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Abstract—We propose the first practical and secure way to integrate the iris biometric into cryptographic applications. A repeatable binary string, which we call a biometric key, is generated reliably from genuine iris codes. A wellknown difficulty has been how to cope with the 10 to 20 percent of error bits within an iris code and derive an errorfree key. To solve this problem, we carefully studied the error patterns within iris codes and devised a twolayer error correction technique that combines Hadamard and ReedSolomon codes. The key is generated from a subject’s iris image with the aid of auxiliary errorcorrection data, which do not reveal the key and can be saved in a tamperresistant token, such as a smart card. The reproduction of the key depends on two factors: the iris biometric and the token. The attacker has to procure both of them to compromise the key. We evaluated our technique using iris samples from 70 different eyes, with 10 samples from each eye. We found that an errorfree key can be reproduced reliably from genuine iris codes with a 99.5 percent success rate. We can generate up to 140 bits of biometric key, more than enough for 128bit AES. The extraction of a repeatable binary string from biometrics opens new possible applications, where a strong binding is required between a person and cryptographic operations. For example, it is possible to identify individuals without maintaining a central database of biometric templates, to which privacy objections might be raised.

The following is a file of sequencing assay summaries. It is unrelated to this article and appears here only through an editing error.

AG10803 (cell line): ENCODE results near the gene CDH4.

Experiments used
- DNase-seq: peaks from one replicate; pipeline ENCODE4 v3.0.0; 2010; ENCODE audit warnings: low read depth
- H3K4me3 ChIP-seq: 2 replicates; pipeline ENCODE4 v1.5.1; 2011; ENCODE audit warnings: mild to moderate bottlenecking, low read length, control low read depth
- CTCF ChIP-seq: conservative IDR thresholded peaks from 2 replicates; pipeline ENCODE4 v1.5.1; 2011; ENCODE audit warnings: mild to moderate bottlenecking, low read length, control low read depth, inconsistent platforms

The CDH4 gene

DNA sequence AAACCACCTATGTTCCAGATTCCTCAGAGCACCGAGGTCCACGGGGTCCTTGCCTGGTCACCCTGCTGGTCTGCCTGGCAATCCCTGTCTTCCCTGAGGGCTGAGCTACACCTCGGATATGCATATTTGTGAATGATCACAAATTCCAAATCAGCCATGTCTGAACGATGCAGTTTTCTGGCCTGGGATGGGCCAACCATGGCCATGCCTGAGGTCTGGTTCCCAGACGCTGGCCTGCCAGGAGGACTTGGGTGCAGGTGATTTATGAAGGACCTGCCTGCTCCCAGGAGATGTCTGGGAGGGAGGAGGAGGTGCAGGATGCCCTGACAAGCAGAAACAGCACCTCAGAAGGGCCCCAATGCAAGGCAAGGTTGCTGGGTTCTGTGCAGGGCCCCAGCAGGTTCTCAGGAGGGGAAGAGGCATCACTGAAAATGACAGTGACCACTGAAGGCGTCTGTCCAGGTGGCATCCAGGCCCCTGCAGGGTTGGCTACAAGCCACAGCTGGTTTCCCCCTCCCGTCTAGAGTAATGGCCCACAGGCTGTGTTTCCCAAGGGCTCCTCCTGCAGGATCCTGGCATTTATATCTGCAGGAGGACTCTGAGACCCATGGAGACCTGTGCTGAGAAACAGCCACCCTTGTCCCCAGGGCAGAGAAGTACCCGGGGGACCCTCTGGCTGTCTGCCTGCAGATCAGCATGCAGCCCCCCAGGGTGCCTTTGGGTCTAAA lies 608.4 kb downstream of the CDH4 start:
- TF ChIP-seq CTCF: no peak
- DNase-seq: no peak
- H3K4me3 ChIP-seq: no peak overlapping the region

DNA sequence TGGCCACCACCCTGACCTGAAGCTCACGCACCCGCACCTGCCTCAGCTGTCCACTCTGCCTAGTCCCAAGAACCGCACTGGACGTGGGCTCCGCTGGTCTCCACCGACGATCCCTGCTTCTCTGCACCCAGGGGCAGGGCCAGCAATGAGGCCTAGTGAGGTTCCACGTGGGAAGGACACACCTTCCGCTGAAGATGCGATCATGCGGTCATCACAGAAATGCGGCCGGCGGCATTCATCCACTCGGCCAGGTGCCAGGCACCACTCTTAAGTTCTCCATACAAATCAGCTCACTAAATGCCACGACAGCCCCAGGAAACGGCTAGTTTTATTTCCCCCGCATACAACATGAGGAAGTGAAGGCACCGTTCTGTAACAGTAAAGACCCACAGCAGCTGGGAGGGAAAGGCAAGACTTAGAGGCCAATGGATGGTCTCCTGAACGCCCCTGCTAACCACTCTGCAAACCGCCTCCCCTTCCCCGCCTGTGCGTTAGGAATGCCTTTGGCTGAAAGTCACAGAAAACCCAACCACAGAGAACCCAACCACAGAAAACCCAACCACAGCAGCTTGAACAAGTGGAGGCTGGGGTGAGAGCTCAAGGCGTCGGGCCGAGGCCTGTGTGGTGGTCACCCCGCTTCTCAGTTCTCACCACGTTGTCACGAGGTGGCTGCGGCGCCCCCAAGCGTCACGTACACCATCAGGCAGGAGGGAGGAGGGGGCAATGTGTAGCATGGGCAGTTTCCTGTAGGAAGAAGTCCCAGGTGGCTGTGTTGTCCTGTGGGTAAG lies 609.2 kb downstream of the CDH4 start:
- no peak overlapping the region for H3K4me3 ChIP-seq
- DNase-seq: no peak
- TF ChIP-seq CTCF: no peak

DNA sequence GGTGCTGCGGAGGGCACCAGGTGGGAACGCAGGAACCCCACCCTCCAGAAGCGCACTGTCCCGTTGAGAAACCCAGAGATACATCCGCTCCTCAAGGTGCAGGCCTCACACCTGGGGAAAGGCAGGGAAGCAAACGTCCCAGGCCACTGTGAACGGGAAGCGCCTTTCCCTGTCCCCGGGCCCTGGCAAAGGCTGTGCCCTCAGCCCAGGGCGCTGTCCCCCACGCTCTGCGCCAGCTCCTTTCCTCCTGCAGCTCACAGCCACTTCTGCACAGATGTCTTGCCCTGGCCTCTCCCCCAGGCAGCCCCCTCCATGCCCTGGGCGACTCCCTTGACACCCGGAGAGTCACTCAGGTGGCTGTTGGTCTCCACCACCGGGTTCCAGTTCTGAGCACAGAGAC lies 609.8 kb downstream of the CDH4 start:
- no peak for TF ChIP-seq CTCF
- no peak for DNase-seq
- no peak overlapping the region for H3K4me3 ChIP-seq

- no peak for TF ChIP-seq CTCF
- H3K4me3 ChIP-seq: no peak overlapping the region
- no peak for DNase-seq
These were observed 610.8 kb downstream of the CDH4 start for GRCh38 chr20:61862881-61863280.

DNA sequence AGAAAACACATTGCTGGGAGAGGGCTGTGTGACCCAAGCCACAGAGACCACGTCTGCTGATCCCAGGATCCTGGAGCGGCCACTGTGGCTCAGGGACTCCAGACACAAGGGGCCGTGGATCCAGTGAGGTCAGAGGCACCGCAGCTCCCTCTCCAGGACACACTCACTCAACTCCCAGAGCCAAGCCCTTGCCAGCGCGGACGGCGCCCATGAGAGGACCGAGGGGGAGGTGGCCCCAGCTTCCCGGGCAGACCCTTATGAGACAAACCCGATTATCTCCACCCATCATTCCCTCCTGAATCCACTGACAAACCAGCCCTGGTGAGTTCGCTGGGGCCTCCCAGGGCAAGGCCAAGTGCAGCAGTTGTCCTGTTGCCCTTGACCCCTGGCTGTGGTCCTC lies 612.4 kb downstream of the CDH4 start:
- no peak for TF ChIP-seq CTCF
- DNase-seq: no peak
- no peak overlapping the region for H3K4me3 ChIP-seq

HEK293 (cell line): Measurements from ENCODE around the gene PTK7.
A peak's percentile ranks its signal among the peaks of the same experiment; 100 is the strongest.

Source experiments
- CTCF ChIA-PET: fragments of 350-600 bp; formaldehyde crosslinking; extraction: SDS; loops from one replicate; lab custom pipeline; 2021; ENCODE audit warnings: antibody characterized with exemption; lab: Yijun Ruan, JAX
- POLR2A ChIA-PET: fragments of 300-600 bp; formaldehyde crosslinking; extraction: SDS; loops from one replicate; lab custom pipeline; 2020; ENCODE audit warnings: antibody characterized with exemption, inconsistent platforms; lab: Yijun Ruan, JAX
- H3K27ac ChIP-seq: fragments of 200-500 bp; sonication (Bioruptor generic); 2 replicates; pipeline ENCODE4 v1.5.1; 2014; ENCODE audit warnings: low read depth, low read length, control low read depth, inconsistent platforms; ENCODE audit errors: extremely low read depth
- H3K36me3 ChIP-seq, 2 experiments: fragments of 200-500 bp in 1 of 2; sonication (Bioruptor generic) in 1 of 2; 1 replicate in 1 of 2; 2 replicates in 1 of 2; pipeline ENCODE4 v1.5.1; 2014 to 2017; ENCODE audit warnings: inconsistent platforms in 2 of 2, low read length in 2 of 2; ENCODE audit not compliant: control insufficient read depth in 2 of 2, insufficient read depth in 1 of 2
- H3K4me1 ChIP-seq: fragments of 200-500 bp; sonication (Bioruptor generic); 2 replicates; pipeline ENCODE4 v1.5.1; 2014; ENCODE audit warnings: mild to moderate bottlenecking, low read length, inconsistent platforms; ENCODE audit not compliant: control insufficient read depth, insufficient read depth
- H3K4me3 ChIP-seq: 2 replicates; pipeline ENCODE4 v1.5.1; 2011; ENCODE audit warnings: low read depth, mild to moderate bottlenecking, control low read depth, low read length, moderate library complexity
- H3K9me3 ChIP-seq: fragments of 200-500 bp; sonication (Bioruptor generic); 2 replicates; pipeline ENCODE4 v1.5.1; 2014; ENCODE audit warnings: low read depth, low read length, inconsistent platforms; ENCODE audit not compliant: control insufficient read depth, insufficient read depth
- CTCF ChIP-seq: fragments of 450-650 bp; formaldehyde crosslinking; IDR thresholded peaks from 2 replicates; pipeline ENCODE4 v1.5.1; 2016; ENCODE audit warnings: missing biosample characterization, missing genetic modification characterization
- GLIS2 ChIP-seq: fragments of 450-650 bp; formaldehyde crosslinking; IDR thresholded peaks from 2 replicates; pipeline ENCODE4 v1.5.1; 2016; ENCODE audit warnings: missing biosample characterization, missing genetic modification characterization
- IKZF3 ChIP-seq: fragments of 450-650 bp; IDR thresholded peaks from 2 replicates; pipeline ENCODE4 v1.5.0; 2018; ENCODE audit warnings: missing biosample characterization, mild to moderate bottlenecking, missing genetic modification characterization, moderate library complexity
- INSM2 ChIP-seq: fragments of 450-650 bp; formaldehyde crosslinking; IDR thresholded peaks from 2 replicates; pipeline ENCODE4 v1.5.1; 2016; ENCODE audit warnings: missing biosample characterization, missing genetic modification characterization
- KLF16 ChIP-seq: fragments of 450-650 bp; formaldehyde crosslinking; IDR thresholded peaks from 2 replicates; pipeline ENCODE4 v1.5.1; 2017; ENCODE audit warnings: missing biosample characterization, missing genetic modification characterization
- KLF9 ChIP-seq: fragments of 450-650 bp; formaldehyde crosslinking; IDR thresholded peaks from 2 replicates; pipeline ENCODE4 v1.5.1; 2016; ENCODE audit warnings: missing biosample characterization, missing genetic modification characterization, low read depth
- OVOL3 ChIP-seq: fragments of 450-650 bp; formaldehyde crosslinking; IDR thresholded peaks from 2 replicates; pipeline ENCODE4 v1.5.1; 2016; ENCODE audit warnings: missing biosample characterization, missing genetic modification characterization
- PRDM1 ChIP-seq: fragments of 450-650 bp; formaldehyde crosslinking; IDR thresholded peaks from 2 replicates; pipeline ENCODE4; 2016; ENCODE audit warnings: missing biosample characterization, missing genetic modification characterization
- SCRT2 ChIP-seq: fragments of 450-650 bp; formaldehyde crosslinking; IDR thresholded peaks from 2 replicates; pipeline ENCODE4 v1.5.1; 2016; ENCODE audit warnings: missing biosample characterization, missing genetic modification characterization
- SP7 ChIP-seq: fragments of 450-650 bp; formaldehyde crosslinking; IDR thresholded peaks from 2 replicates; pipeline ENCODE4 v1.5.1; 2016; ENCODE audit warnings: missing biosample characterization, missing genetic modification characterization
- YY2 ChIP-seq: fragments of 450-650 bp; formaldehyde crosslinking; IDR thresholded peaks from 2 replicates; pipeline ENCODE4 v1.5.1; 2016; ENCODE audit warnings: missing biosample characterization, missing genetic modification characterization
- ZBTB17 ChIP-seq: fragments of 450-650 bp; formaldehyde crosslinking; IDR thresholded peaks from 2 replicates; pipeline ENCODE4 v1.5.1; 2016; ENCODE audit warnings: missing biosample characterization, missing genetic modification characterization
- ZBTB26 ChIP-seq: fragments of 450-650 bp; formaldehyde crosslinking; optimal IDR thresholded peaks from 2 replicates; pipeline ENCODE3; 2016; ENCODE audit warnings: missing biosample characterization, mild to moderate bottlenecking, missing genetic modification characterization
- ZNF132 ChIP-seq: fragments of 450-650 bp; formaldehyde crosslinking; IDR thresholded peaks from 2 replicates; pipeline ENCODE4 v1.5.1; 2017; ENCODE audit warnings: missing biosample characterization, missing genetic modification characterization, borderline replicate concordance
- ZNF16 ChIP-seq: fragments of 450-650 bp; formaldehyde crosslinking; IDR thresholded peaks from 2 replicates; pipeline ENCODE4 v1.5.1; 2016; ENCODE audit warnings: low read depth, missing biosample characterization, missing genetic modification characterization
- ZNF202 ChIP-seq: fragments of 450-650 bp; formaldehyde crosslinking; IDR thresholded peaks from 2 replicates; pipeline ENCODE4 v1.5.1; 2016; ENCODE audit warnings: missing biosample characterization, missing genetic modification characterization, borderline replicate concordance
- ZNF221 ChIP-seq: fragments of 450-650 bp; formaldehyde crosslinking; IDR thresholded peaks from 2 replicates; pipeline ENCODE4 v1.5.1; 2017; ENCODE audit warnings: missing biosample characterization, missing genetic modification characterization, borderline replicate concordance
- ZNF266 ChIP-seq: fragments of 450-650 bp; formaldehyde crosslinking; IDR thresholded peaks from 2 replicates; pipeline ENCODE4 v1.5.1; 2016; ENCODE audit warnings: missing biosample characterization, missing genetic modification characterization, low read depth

Reusable cryptographic fuzzy extractors
 ACM CCS 2004, ACM
, 2004
"... We show that a number of recent definitions and constructions of fuzzy extractors are not adequate for multiple uses of the same fuzzy secret—a major shortcoming in the case of biometric applications. We propose two particularly stringent security models that specifically address the case of fuzzy s ..."
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Cited by 96 (2 self)